Prior to the political war thriller Blood Diamond being released onto the silver screen in 2006, most of the world was blissfully unaware of the immense suffering often associated with the African diamond industry. While diamonds are inherently associated with love, joy, and commitment, many inhabitants of Africa’s diamond-producing countries believe that the shimmering stones are more of a curse than a blessing. Up to this day, diamond mining still fuels a number of evils including worker exploitation, environmental dilapidation, and brutal civil wars. In a mere twenty years, seven African countries namely Liberia, Sierra Leone, Angola, the Republic of Congo, Côte d’Ivoire, the Central African Republic, and the Democratic Republic of Congo have all endured diamond-fueled civil conflicts. It is due to a greater awareness of these conflicts that lab-grown diamonds are becoming increasingly popular on the African continent.
Shouldn’t the Kimberley Process be controlling diamond trade?
The Kimberley Process, which was established more than a decade ago in 2003 by the United Nations General Assembly following recommendations in the Fowler Report, aims to prevent any conflict diamonds from entering the global mainstream rough diamond market. While the process has enjoyed significant success in the past 16 years it many key industry players believe that it is in desperate need of reform. As the KP now goes into the final stages of its 3-year review process it will be interesting to see to what extent the standards and minimum requirements are being adapted with regards to especially the systematic violence experienced in artisanal mining regions. Lab-grown diamonds negate the need for the KP completely which contributes to its increasing appeal.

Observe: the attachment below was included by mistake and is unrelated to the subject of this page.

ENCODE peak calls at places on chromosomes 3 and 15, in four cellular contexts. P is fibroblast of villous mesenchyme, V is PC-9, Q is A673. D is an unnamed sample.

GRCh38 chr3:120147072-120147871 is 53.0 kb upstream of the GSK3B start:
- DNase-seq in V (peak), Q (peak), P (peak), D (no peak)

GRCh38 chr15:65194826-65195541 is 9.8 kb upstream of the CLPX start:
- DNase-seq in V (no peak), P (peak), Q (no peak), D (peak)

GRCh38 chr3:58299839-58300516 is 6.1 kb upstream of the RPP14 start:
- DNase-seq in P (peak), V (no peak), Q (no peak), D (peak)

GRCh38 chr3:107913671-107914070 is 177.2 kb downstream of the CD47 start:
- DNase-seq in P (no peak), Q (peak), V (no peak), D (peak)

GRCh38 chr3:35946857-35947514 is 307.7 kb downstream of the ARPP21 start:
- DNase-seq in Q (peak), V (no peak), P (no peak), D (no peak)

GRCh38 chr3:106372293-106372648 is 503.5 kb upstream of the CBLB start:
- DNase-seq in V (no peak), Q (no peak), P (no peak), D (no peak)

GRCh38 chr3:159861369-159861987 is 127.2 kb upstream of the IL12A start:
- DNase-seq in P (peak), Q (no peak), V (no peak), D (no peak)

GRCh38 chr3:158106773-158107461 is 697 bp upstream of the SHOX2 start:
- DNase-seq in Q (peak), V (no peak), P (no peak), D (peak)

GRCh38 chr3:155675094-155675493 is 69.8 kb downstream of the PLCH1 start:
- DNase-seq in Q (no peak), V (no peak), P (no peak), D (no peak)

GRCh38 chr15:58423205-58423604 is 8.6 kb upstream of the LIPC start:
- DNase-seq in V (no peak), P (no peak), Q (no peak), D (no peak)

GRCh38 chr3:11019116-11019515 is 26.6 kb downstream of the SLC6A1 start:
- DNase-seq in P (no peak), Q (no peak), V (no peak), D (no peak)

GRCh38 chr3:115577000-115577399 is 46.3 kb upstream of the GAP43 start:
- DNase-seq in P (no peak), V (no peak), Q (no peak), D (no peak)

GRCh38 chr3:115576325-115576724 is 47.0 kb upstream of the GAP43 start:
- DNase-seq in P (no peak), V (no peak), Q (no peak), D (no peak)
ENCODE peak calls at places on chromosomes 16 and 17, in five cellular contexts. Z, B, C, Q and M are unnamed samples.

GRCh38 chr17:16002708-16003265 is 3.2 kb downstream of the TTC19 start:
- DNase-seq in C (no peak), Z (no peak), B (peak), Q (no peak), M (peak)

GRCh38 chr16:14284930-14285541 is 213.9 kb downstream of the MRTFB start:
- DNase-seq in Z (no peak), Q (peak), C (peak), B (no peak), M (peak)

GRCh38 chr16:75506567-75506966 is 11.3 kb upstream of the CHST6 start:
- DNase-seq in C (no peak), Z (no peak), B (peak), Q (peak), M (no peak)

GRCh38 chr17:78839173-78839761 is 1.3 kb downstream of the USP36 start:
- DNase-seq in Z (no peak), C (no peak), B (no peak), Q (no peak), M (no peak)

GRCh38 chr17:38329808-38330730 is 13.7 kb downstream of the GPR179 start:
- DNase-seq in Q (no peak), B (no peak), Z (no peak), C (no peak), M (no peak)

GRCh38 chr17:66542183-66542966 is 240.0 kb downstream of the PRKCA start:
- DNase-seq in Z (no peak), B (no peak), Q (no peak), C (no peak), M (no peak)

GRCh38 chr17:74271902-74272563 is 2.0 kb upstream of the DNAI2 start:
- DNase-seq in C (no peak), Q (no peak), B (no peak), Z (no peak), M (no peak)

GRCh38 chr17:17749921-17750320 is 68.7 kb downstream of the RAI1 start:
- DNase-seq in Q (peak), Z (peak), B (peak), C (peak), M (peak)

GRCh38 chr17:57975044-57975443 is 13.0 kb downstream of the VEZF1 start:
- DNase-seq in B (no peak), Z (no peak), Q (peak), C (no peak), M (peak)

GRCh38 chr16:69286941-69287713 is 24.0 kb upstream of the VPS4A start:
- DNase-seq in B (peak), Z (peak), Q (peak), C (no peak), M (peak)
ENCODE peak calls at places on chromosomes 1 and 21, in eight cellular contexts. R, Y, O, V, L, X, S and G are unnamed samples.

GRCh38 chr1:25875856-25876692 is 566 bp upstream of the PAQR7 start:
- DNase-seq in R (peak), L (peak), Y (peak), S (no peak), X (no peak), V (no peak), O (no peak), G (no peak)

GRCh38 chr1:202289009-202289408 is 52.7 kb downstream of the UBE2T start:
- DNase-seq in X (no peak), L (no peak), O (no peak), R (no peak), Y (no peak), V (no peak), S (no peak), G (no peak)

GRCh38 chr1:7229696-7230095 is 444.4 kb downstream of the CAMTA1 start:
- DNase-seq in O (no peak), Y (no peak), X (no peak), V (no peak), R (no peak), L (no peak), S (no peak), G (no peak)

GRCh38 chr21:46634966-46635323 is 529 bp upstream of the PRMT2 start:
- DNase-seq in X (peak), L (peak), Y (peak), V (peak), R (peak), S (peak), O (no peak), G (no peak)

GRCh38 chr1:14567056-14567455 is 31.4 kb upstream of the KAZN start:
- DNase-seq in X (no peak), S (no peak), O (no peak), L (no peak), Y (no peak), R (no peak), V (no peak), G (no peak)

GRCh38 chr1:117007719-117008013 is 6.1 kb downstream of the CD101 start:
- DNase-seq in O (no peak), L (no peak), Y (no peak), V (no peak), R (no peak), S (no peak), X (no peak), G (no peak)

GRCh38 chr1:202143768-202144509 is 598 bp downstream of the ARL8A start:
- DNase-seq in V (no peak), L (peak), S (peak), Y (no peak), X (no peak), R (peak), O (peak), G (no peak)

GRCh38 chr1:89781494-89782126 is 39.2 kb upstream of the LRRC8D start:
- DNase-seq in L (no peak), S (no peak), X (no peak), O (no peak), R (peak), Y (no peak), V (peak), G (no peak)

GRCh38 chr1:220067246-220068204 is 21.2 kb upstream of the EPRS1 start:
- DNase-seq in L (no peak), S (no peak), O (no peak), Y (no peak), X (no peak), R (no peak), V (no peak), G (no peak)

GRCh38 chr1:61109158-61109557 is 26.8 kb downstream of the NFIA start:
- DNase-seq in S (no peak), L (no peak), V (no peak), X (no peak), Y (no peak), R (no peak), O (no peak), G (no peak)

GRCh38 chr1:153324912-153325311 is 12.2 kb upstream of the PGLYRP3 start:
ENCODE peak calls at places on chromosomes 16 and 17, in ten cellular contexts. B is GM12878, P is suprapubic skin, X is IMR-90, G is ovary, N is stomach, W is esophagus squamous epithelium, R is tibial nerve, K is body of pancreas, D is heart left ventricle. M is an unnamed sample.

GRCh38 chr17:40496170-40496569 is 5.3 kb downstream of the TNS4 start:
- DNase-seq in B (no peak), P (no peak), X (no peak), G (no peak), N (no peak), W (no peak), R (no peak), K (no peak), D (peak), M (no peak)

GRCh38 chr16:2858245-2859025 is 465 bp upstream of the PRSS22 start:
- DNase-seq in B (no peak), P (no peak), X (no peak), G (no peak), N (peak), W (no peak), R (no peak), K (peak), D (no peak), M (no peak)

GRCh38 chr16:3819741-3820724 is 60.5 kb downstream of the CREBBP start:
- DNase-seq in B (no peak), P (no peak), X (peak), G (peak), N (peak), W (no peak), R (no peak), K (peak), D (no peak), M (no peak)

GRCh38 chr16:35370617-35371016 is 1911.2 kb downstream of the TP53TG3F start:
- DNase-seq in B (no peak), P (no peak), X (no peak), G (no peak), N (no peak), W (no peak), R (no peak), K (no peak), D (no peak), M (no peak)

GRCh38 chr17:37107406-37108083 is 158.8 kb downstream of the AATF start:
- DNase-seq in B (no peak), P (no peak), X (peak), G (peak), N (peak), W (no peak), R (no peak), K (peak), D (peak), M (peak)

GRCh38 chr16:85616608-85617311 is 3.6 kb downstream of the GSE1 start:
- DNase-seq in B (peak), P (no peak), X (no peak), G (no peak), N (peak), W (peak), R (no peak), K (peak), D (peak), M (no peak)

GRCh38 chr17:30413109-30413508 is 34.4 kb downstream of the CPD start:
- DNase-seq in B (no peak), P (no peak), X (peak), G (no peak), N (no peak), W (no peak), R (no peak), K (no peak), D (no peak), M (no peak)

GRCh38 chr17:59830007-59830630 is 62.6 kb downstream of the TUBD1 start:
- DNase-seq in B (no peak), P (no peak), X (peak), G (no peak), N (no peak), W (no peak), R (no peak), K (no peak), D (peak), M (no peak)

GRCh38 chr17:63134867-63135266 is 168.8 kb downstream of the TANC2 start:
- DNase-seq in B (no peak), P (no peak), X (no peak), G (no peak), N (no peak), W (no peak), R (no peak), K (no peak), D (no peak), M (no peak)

Can lab-grown diamonds can be a saving grace?
When you purchase a lab-grown diamond you can be 100% sure of its origin. Not only are diamonds that are grown in the lab genuinely conflict-free but they are also significantly more environmentally-friendly as well as substantially more affordable. The African environment can benefit greatly by increased demand for grown diamonds as they do not result in erosion water and soil contamination, loss of biodiversity, and the creation of sinkholes whatsoever.
A diamond with a different origin is still a diamond
With the Federal Trade Commission having changed the definition of a diamond to no longer include the term ‘natural’ society’s relationship with diamonds will undoubtedly continue to change Lab-grown diamonds are skyrocketing in popularity as it is becoming increasingly more difficult to determine whether mined diamonds are 100% conflict-free. While lab-grown diamonds are often unfairly seen as a threat to the diamond mining industry, their benefits far outweigh the disadvantages.
While lab-grown diamonds are unlikely to replace traditional diamond mining, the demand for them is likely to continue to increase, to the great advantage of the greater African continent. Although there will always be factions opposing it, lab-grown diamonds may very well be the saving grace of the global diamond trade.